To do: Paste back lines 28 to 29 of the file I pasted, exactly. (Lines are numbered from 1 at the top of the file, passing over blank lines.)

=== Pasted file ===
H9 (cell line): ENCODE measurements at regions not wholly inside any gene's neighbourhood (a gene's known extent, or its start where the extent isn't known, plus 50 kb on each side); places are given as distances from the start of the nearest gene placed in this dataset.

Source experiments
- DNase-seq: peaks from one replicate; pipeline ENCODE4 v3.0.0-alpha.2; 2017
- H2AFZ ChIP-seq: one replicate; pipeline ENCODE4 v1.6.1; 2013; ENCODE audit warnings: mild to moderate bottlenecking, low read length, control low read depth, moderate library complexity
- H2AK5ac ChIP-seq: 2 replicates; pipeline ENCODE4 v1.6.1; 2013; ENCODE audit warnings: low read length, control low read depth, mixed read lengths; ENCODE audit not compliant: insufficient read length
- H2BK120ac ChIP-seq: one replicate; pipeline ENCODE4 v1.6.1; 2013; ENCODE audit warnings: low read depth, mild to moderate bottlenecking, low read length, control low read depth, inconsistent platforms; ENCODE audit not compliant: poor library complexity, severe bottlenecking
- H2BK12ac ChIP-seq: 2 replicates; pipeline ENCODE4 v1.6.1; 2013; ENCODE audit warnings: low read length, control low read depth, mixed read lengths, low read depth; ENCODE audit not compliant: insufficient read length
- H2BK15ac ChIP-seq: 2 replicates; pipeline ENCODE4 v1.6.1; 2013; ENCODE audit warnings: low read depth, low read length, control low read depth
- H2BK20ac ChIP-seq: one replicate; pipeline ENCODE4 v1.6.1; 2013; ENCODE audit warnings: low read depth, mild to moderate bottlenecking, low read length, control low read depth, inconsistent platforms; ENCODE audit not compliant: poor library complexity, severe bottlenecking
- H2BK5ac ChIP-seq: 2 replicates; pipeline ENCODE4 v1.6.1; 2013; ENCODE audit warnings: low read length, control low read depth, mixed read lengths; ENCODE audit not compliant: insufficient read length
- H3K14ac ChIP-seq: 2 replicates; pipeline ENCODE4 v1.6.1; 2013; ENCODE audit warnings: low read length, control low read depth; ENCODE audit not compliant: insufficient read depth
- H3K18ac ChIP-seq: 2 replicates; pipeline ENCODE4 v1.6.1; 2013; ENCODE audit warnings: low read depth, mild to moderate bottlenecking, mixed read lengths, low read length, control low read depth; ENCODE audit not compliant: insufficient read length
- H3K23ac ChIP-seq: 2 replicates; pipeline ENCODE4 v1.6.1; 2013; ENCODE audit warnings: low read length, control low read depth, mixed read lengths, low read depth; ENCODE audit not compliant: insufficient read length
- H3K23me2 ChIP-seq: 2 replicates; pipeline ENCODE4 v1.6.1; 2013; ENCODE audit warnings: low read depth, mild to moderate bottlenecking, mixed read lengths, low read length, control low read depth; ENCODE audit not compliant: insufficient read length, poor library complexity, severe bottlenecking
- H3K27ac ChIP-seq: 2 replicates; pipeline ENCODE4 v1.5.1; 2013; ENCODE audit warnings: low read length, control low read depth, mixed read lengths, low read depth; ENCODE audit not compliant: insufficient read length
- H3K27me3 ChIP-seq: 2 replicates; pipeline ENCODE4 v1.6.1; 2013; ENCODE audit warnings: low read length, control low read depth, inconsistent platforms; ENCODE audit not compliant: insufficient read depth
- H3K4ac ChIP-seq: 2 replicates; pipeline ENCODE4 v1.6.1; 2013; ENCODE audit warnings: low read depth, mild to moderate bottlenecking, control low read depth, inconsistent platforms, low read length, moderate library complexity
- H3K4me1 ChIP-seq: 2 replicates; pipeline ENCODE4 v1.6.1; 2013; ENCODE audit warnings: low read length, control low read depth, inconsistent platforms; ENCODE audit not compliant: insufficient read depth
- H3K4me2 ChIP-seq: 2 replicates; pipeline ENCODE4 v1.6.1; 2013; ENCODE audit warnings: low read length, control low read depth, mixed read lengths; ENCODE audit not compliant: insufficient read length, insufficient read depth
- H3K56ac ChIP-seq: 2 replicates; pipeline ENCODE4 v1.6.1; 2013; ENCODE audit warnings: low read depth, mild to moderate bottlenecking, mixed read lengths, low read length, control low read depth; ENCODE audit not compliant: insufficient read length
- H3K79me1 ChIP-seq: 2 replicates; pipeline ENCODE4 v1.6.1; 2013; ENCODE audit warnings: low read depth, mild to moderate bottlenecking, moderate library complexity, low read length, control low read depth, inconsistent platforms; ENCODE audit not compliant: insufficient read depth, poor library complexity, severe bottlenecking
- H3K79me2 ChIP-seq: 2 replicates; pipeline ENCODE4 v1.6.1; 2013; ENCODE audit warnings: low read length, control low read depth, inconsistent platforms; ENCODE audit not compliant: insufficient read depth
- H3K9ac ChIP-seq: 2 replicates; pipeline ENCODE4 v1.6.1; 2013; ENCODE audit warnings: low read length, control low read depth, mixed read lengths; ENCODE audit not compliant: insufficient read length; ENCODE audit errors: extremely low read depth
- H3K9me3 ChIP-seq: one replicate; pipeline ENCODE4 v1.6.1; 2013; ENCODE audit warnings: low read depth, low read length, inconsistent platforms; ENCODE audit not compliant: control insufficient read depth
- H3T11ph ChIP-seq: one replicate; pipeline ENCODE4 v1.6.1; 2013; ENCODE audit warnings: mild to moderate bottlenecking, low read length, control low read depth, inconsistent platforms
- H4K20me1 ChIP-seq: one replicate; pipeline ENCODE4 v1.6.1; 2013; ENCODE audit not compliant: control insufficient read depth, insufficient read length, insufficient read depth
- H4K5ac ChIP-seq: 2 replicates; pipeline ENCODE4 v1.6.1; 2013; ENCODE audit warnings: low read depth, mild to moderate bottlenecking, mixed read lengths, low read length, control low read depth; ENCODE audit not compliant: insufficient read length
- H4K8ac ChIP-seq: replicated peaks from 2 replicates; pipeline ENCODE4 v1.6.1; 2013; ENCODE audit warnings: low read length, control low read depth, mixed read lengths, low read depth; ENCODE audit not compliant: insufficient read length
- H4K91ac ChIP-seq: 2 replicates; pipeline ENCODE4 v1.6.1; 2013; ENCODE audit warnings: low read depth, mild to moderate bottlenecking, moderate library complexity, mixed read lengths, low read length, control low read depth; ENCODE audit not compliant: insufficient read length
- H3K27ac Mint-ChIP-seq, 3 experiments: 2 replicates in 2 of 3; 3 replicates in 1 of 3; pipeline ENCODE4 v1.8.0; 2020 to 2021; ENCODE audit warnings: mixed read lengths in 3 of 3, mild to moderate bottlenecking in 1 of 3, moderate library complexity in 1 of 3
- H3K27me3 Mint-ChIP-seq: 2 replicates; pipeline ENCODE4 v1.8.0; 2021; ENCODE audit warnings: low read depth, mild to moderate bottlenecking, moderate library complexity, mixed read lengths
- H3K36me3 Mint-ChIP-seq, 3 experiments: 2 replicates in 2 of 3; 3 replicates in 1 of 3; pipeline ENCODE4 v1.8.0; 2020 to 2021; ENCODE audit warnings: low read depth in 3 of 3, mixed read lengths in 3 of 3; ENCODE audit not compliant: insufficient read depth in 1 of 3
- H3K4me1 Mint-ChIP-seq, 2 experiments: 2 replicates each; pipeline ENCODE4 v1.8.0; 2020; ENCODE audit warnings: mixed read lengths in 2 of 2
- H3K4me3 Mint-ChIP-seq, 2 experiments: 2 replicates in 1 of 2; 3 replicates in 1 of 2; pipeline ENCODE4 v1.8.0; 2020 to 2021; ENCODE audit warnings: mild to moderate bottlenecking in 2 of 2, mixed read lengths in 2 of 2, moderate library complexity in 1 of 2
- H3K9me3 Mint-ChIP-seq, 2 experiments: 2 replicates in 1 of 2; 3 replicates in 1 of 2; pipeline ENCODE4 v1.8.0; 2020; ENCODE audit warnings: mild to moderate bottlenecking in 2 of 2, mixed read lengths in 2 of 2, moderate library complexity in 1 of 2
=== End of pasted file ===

- H4K8ac ChIP-seq: replicated peaks from 2 replicates; pipeline ENCODE4 v1.6.1; 2013; ENCODE audit warnings: low read length, control low read depth, mixed read lengths, low read depth; ENCODE audit not compliant: insufficient read length
- H4K91ac ChIP-seq: 2 replicates; pipeline ENCODE4 v1.6.1; 2013; ENCODE audit warnings: low read depth, mild to moderate bottlenecking, moderate library complexity, mixed read lengths, low read length, control low read depth; ENCODE audit not compliant: insufficient read length